on to food stamps. it tells you a lot about the structural dynamic of employment here in the united states. and you're seeing still an increase in the number of people hiring for temporary work rather than full-time employment and a lot of the full-time jobs are in the lower paying wage range which really impacts consumer for down the road for stronger economic recoveries. >> another concern is the falling share of americans who are in the labor force. so as a whole, the figure continues to decline that's partly because of demographic reasons. but 20 to 24-year-olds, 70% for the first time. a trend across the board happening worldwide. and it would suggest that this goes beyond -- or that the damage in this particular recession could last for quite some time. >> certainly we're hoping to see better that i thinks to see people give more encourage chme but a lot of things have to be addressed quickly. what you are seeing is again i would go back to the fact that there are still a lot of job opportunities out there. people have to know where to find them. we pulled statistics from the nationa
bag. i mean, the math is done a little bit differently in the united states, you having done a ph.d. at harvard. they are taking care of the problem, aren't they? they are in the process? >> well, they are talking about it. i don't think they are doing any meaningful things, because in the u.s. political system, you really have to have the president, the white house, and the congress working together. and currently, the two parties are not even talking the same language oftentimes. so i do hope whatever the outcome of the presidential election in the u.s., the two parties, the administration and the parliament, the congress should work together. >> yeah, their philosophies are farther apart than ever. it's two different americas. what are you saying then? you're saying with the prospect of still a possible qe3, that a serious debasement of the dollar devaluation -- almost like a deliberate devaluation of the dollar is going to enter the conversation here? is that what you're alluding to? >> no. what i'm saying is the u.s. financial crisis is a monumental, historical event. the con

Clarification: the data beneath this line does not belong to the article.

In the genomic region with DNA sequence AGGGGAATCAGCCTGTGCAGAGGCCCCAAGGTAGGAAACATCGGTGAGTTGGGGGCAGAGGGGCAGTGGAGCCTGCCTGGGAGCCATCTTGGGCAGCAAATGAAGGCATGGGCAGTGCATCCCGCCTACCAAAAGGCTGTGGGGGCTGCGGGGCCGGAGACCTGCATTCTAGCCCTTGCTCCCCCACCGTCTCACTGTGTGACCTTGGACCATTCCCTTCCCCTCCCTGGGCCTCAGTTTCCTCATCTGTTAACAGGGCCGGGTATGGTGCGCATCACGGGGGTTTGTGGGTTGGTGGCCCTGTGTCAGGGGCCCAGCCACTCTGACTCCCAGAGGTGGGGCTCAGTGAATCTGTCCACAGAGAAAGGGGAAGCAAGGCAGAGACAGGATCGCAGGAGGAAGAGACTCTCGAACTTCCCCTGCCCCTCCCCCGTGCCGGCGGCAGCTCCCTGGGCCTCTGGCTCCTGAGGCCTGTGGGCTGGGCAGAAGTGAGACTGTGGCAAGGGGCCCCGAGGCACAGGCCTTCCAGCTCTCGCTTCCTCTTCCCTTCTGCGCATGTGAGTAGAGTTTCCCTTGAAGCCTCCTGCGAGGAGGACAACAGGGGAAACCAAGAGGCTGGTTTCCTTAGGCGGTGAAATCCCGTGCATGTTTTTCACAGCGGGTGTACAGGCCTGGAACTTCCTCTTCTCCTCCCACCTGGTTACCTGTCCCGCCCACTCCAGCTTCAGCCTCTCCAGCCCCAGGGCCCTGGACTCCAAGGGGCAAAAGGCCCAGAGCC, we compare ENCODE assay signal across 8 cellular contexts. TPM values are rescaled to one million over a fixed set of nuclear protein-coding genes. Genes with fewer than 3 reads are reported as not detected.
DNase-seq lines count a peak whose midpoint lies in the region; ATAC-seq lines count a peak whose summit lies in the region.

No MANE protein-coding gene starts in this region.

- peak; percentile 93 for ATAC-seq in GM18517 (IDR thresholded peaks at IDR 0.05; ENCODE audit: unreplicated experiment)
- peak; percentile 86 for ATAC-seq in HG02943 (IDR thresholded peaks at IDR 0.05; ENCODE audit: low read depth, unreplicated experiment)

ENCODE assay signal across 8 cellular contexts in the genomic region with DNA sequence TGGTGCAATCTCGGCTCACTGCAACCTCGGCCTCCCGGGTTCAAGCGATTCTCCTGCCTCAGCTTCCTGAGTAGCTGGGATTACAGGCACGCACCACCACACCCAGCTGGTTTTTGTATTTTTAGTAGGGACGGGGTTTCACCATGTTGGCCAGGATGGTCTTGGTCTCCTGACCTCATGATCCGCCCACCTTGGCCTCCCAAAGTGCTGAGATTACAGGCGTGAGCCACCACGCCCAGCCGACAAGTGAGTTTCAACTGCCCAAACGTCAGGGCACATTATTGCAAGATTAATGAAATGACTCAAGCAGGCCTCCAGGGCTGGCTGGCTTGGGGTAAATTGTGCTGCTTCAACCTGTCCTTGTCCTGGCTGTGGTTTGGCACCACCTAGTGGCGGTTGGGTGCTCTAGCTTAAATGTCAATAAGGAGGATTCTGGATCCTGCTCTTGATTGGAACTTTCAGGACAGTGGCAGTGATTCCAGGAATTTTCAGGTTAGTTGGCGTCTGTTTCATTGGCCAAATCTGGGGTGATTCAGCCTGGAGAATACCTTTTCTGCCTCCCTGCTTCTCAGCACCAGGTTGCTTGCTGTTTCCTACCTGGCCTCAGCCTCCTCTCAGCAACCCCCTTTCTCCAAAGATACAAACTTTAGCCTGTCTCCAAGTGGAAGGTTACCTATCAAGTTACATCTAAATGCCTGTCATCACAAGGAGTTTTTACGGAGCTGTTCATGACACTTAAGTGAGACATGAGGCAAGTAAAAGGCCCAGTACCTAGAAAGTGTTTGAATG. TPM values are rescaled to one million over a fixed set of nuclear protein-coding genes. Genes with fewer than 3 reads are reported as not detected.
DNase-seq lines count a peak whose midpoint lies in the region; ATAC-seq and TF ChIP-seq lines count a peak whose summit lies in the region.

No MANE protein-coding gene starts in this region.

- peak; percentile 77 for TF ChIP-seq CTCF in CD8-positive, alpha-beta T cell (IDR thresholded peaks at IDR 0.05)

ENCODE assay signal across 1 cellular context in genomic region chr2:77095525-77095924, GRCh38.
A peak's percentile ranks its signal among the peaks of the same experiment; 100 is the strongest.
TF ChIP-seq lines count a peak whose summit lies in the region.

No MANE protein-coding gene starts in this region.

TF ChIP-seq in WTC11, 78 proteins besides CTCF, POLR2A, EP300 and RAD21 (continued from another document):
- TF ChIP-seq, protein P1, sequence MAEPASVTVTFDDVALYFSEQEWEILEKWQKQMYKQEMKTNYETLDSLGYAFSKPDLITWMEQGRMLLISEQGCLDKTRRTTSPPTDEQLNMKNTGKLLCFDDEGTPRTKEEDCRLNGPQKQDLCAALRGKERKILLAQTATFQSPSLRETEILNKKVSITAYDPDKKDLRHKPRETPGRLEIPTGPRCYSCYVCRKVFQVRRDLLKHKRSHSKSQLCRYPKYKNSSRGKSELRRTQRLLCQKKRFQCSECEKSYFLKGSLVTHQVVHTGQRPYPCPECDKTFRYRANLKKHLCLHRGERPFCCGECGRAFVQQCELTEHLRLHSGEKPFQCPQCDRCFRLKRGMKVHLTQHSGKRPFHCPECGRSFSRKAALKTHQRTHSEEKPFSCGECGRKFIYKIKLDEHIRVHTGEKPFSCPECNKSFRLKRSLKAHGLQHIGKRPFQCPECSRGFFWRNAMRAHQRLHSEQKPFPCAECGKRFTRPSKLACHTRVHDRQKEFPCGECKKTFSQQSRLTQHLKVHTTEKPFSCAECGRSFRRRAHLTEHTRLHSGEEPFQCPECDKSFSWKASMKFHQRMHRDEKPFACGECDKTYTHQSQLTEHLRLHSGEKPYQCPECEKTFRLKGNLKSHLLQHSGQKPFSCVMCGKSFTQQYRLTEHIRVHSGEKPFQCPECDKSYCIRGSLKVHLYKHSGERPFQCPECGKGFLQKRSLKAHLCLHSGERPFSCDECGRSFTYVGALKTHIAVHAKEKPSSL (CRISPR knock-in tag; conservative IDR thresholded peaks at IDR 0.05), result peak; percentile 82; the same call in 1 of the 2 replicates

of volume in the afternoon because there will be no incentive from the united states. euro/sterling, down a little bit. after that manufacturing pmi number came much better than expected. so interestingly enough, employment stilg still picking up in manufacturing. although it's still in contractionary territory. if you like pmi, you'll like china for the last couple of days. >> i think, ross, asian bourses mostly finished higher despite down beat manufacturing numbers from china. analysts say those weak readings could prompt supported policies from the central bank. the gape, 0.6% gold liner search off future fed. developers rally following the comments on building more affordable housing. the hang seng followed suit, helped by congress congress property place and internet giants. turning negative in late trade to end at a four-week low. lost over 6% after it proposed to revise down its stake back in march. energy places and industrials sent the kospi higher by .4%. samsung electronics lost a round after apple targeted four more cents on products. the afx 200 eked out modest gains, higher